I think it is very important that monasteries become accessible for the disabled and elderly and our schools move in the direction of inclusion, which means disabled students can access every school buildings. Accordingly, I think some efforts are underway although it is costly to do so. However, the World Bank estimates that if you build the construction right from the beginning, it only cost 1% additional as opposed to retrofitting, which is more expensive. As you are aware, all public entities in the US are required by law to be accessible and this has allowed disabled children to receive the same level of education and the disabled and the elderly equal access to all public places. In the Tibetan community, majority of the monasteries, schools, and public areas are not disabled accessible. Since schools and monasteries are two most important places for us, what can be done to improve access standard overall in making our Tibetan community more disabled friendly?
During my visit here in the US, I noticed all the Metro stations have elevators and special seating designated for disabled and elderly, as well as in the buses and trains. I recently visited the Japanese Tea Garden in San Francisco and because I was using a cane, I didn’t have to pay. These are some great practices I have seen here in the US. As for making monasteries accessible in India, we should go through the Central Tibetan Administration’s Department of Religious and Cultural Affairs. Religious and Cultural Affairs have symbolic authority over the monasteries in exile and I am sure the monastic institutions will heed to such advisory from the administration.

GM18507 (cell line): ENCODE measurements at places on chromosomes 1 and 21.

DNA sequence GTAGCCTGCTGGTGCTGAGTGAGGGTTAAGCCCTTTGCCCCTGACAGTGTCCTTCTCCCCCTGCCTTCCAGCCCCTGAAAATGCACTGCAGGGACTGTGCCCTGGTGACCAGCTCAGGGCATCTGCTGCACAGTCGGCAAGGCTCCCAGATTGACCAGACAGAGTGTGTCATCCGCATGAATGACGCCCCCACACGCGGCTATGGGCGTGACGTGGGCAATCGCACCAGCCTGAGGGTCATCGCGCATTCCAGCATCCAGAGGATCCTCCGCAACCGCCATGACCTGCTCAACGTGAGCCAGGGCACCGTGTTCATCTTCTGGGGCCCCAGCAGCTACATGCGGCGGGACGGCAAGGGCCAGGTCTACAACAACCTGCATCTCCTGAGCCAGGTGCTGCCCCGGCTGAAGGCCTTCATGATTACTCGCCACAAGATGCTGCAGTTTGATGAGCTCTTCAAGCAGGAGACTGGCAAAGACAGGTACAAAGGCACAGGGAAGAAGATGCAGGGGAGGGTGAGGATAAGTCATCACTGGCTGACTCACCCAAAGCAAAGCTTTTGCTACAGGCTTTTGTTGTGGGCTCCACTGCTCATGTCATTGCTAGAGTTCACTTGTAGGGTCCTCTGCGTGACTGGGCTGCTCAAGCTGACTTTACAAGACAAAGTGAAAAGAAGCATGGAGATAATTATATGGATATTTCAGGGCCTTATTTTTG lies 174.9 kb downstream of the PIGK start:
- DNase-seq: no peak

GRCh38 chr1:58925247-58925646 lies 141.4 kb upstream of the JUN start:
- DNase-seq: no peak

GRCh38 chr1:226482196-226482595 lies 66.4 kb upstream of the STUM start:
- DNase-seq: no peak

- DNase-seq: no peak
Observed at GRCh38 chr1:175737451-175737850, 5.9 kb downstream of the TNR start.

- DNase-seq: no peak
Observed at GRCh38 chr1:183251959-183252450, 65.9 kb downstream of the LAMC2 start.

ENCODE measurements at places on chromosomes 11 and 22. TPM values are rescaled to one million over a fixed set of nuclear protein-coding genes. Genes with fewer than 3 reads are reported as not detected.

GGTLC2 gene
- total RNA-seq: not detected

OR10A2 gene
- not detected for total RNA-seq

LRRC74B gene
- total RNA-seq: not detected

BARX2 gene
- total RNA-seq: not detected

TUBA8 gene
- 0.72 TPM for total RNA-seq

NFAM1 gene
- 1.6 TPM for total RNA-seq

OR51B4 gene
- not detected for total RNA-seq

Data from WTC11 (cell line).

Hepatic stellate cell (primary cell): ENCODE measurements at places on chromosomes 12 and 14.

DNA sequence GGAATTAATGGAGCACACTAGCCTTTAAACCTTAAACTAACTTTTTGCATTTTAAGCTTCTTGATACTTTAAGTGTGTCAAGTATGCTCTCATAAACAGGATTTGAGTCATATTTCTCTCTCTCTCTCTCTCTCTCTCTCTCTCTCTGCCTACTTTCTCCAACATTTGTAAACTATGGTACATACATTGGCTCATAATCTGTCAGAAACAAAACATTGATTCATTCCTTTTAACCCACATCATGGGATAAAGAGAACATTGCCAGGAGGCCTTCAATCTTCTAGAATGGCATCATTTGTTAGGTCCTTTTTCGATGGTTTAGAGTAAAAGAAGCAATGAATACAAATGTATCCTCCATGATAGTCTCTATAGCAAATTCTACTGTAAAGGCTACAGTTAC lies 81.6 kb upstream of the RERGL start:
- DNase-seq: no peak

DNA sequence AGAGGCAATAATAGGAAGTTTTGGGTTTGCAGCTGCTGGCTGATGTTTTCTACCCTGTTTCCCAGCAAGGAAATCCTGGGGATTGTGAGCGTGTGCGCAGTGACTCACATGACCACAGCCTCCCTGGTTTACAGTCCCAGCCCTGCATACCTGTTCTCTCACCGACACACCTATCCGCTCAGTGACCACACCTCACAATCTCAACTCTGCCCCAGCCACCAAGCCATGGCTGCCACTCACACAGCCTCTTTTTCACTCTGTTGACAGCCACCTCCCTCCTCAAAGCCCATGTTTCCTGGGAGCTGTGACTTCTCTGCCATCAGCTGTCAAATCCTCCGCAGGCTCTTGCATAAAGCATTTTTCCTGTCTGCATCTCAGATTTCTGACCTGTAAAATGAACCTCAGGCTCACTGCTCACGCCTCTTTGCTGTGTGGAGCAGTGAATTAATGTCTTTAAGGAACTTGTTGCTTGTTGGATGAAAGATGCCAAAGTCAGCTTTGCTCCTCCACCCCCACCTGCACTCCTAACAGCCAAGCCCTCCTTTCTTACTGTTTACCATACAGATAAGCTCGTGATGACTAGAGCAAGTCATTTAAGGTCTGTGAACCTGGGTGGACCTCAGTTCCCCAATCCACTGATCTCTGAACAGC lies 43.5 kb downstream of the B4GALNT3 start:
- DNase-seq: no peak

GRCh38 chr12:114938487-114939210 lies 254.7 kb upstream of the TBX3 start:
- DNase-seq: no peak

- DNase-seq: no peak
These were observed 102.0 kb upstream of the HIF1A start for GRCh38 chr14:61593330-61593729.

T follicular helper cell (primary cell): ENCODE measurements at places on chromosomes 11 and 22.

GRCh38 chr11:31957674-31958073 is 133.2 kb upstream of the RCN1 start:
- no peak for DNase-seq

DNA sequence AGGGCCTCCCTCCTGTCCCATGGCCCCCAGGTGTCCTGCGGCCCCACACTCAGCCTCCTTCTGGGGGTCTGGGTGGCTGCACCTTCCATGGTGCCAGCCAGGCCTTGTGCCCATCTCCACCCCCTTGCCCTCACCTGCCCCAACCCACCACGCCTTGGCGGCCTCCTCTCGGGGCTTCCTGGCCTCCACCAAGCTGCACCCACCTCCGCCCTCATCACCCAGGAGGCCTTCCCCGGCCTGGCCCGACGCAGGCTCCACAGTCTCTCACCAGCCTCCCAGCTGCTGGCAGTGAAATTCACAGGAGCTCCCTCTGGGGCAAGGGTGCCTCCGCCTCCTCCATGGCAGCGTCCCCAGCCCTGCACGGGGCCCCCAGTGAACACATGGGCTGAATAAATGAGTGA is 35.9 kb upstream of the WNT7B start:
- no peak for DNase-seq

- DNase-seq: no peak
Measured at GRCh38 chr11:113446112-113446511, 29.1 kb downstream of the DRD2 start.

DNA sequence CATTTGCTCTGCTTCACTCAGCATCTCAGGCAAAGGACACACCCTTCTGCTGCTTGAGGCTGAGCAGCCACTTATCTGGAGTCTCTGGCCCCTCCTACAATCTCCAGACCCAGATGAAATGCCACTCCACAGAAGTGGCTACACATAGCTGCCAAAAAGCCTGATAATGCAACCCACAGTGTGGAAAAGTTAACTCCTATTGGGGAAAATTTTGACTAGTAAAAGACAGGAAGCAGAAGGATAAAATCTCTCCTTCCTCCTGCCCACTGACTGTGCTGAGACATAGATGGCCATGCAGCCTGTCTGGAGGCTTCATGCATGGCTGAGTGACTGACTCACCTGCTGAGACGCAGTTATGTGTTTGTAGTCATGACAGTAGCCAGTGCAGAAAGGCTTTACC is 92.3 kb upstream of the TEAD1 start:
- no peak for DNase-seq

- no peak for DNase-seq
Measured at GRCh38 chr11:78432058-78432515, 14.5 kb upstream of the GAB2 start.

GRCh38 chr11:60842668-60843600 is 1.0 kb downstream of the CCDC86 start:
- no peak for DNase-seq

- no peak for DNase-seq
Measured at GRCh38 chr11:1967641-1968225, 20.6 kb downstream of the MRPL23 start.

Lastly, with regards to disability rights or any rights in general, we can no longer afford to be silent. Whether it is for racial equality in the US, religion or sectarianism, we must always fight for equality. I believe that one must fight for one’s own rights. In the case of disability rights, non-disabled should play a role, but the disabled people first and foremost must fight for it themselves. There is nothing that we cannot solve in this world. I believe every problem has a solution.
In closing, a society’s progress depends on how we take care of our most disadvantaged population and an individual’s true character is judged by how he or she treats his/her underlings. While there is no award that could replace the humiliation suffered or erase the pain endured by the disabled people in our community, what we can do as a society and individually going forward is to pledge a commitment to respect and promote the fundamental human rights for persons with disabilities and ensure that they are included in the wider agenda because failing to do so is not only an affront to our kind and peace loving culture, it will also obstruct our own goal of achieving a harmonious, respectful, and a tolerant society. Their rights are as crucial, if not more, as the same air of freedom and rights we are all fighting for. We will not be able to achieve our ultimate goal until our union is perfected. In a perfect union, we all deserve to be happy and have a successful life.